Greensboro, N.C. -- March 29, 2013 is the 40th anniversary of the day U.S. troops left Vietnam. But, did you know there is a Vietnamese community right here in the Triad?
They are called "Montagnards." One Greensboro pastor says Montagnards were like a real-life GPS for soldiers who would have otherwise gotten lost in the jungle. Years later, U.S. troops helped Montagnards move to America.
Thousands live in Greensboro. Why? Fort Bragg is one key reason. North Carolina has a strong history of military service and veterans have welcomed the Montagnards here.
Rev. Y'Hin Nie is now a Montagnard pastor in Greensboro. But, he still remembers life in Vietnam. "When Americans left Vietnam, Montagnards were very disappointed. We felt hopeless," Nie said.
Rev. Nie remembers American soldiers helping his family in Vietnam. Now, he feels lucky to live in America.
"We are so happy here. The land of freedom," Nie said.
Even though troops welcomed Montagnards here, many Americans did not welcome our men and women in uniform home.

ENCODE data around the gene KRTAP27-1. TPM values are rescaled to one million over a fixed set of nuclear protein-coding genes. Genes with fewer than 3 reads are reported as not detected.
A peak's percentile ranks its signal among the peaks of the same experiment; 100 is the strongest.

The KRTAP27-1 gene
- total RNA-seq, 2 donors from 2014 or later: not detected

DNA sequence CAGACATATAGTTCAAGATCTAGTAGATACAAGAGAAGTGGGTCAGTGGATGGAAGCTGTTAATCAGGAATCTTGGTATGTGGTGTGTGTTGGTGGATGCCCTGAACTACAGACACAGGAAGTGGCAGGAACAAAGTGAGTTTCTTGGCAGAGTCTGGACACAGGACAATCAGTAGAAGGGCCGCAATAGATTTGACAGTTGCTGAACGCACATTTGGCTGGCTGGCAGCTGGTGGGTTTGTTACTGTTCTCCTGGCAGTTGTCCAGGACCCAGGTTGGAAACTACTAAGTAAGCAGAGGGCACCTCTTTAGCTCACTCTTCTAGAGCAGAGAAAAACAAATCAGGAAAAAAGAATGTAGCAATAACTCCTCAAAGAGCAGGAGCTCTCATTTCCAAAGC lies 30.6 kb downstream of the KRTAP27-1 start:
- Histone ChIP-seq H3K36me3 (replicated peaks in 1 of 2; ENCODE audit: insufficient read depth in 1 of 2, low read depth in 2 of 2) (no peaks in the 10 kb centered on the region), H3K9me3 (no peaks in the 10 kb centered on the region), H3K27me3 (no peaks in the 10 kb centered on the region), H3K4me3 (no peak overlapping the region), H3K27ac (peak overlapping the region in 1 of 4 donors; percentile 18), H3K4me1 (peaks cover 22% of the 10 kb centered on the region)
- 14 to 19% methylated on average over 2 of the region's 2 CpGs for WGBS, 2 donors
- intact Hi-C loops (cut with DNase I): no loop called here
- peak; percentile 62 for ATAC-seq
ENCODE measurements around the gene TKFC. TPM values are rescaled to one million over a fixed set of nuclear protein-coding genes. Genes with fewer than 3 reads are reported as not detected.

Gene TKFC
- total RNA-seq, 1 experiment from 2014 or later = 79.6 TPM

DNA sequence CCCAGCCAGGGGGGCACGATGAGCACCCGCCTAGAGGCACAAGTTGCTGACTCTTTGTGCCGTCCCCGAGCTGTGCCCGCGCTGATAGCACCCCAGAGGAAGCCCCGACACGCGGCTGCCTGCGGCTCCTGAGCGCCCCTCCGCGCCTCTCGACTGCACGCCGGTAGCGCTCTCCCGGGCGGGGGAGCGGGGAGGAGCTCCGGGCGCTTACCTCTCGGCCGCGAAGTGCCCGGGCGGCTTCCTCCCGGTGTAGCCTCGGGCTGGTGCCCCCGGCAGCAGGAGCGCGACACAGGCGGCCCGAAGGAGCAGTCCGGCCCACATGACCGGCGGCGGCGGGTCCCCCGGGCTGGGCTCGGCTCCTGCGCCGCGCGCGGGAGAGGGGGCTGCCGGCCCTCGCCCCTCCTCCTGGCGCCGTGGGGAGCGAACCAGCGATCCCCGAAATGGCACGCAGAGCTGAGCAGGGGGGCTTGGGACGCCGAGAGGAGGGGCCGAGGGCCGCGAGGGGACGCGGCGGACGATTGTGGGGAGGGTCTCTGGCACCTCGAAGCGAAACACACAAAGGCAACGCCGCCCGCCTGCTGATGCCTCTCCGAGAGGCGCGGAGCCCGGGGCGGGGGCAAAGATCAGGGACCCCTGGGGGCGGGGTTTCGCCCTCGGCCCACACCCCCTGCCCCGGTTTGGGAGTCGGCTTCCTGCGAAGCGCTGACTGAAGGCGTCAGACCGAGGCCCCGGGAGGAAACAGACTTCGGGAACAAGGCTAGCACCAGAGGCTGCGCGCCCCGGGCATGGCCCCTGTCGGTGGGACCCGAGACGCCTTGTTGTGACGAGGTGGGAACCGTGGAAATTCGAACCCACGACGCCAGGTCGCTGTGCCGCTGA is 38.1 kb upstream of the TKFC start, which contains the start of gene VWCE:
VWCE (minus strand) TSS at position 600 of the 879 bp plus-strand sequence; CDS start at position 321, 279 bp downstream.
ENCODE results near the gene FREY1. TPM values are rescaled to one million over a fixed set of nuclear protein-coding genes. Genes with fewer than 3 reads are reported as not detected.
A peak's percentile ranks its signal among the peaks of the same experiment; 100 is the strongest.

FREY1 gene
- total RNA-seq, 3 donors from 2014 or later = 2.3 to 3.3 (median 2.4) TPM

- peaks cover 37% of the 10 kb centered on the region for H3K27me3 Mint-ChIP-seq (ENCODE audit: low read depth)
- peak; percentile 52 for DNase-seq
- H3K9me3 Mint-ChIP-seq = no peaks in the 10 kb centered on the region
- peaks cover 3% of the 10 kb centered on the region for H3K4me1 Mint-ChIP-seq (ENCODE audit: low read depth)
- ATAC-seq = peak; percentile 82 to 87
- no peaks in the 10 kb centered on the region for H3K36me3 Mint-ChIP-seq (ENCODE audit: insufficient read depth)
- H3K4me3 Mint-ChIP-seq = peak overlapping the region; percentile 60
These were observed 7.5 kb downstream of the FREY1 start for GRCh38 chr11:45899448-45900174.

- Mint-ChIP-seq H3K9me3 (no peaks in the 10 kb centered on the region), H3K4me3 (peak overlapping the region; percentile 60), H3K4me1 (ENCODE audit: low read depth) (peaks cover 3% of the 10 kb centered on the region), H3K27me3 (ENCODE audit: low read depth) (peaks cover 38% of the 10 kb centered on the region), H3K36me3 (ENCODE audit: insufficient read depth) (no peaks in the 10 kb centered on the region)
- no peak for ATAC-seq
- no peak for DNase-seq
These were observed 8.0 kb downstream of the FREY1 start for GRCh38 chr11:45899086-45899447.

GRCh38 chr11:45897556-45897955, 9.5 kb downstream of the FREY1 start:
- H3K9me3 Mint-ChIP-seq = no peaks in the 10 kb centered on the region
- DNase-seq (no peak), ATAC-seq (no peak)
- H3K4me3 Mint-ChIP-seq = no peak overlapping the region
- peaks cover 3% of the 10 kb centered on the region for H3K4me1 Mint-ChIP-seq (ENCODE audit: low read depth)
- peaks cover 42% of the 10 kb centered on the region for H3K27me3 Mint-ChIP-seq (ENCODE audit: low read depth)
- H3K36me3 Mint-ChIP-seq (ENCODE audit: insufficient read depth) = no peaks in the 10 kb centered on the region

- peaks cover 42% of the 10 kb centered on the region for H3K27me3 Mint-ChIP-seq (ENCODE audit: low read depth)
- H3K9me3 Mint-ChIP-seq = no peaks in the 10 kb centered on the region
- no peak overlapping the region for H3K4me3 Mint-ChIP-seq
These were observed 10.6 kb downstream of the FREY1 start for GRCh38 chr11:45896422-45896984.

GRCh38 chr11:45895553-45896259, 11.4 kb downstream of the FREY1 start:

Vietnam Veteran HM3 Tim Whitlatch, attached to the Marine Corps, said, "A lady came up to me and she asked if I was in Vietnam. I said, 'Yes.' She spit on me. Spat upon my uniform."
Vietnam Veteran Staff Sergeant Kaney Joyner said, "People would avoid you. You were treated like dirt."
This kind of reception seems almost unimaginable today.
"Vets today coming back deserve every recognition they can get," Joyner said.
Whitlatch added, "If you see a veteran or know a veteran, walk up and say, 'Thank You.'"
Forty years after the war, Vietnam Veterans have a special greeting when they see each other today: Welcome Home. Joyner says, " It's because we were never welcomed home."
Although much has changed in the United States, Rev. Nie says life remains the same in Vietnam.
"There are still people in prison. Still people persecuting each other," he said.